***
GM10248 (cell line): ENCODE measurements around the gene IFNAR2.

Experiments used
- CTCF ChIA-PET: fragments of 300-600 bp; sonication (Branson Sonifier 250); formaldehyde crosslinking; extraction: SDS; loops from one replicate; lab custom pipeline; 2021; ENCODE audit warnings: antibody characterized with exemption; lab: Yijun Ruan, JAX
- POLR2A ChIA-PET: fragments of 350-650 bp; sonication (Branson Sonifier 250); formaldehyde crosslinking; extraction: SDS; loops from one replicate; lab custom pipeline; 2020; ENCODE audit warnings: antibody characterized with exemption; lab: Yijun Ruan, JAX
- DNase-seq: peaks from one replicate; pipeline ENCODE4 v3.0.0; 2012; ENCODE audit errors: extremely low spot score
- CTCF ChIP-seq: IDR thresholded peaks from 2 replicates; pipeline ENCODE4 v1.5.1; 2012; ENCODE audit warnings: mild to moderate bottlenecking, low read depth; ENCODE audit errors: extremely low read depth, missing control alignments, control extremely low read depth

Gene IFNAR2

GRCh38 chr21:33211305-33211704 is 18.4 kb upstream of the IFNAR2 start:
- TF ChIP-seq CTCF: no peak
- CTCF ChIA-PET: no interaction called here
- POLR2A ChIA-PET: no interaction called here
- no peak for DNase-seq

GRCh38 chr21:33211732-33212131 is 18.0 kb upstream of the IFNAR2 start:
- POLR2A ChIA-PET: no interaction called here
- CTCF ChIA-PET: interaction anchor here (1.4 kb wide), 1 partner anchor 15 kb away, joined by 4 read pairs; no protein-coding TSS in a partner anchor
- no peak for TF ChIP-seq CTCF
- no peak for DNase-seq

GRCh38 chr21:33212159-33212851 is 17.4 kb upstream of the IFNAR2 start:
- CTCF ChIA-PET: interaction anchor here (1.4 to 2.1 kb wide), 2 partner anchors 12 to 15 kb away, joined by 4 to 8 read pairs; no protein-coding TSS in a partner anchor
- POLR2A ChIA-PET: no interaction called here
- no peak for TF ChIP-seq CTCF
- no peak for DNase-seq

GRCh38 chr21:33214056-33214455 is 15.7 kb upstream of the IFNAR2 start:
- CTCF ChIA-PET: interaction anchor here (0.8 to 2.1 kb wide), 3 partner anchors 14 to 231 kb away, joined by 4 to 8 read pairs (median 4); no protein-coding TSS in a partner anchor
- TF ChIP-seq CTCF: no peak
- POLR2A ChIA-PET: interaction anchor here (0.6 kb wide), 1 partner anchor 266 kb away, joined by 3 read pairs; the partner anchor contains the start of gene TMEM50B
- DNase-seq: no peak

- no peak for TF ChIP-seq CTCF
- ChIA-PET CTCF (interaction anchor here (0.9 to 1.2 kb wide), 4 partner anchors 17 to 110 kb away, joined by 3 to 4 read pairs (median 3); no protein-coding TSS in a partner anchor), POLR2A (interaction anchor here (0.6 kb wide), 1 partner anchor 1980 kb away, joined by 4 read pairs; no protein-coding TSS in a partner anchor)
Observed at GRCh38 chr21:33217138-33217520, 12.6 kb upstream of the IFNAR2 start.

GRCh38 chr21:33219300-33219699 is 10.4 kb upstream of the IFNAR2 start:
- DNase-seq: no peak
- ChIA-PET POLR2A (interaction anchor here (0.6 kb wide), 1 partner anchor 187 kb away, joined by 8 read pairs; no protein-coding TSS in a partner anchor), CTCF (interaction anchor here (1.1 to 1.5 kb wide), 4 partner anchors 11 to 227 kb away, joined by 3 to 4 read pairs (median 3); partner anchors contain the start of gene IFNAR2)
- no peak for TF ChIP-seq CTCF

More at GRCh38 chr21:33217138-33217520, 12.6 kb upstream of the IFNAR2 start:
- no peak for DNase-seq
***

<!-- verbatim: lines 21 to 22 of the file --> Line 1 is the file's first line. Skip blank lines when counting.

- no peak for TF ChIP-seq CTCF
- no peak for DNase-seq